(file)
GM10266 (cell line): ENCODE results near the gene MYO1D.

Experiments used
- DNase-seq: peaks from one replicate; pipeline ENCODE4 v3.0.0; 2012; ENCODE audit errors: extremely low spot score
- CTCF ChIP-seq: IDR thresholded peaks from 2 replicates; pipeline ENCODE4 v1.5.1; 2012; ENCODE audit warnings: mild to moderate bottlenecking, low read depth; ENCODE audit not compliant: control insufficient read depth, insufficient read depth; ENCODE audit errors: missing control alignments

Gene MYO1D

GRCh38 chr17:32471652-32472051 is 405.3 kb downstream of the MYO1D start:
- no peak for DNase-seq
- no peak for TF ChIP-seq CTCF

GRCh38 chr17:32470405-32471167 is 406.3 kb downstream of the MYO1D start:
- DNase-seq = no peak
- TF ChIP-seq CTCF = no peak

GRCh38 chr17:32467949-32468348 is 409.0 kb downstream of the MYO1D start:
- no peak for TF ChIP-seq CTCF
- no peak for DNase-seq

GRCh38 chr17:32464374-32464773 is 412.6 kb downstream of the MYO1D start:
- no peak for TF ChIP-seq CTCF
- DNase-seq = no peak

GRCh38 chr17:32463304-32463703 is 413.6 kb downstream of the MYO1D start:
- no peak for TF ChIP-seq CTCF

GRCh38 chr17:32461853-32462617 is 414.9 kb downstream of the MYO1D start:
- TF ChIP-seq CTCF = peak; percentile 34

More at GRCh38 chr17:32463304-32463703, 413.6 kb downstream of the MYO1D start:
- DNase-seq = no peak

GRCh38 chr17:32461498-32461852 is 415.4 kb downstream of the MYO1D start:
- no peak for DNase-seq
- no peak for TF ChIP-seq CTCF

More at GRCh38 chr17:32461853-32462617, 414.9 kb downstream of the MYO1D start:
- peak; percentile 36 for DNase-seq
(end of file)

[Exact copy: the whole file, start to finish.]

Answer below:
GM10266 (cell line): ENCODE results near the gene MYO1D.

Experiments used
- DNase-seq: peaks from one replicate; pipeline ENCODE4 v3.0.0; 2012; ENCODE audit errors: extremely low spot score
- CTCF ChIP-seq: IDR thresholded peaks from 2 replicates; pipeline ENCODE4 v1.5.1; 2012; ENCODE audit warnings: mild to moderate bottlenecking, low read depth; ENCODE audit not compliant: control insufficient read depth, insufficient read depth; ENCODE audit errors: missing control alignments

Gene MYO1D

GRCh38 chr17:32471652-32472051 is 405.3 kb downstream of the MYO1D start:
- no peak for DNase-seq
- no peak for TF ChIP-seq CTCF

GRCh38 chr17:32470405-32471167 is 406.3 kb downstream of the MYO1D start:
- DNase-seq = no peak
- TF ChIP-seq CTCF = no peak

GRCh38 chr17:32467949-32468348 is 409.0 kb downstream of the MYO1D start:
- no peak for TF ChIP-seq CTCF
- no peak for DNase-seq

GRCh38 chr17:32464374-32464773 is 412.6 kb downstream of the MYO1D start:
- no peak for TF ChIP-seq CTCF
- DNase-seq = no peak

GRCh38 chr17:32463304-32463703 is 413.6 kb downstream of the MYO1D start:
- no peak for TF ChIP-seq CTCF

GRCh38 chr17:32461853-32462617 is 414.9 kb downstream of the MYO1D start:
- TF ChIP-seq CTCF = peak; percentile 34

More at GRCh38 chr17:32463304-32463703, 413.6 kb downstream of the MYO1D start:
- DNase-seq = no peak

GRCh38 chr17:32461498-32461852 is 415.4 kb downstream of the MYO1D start:
- no peak for DNase-seq
- no peak for TF ChIP-seq CTCF

More at GRCh38 chr17:32461853-32462617, 414.9 kb downstream of the MYO1D start:
- peak; percentile 36 for DNase-seq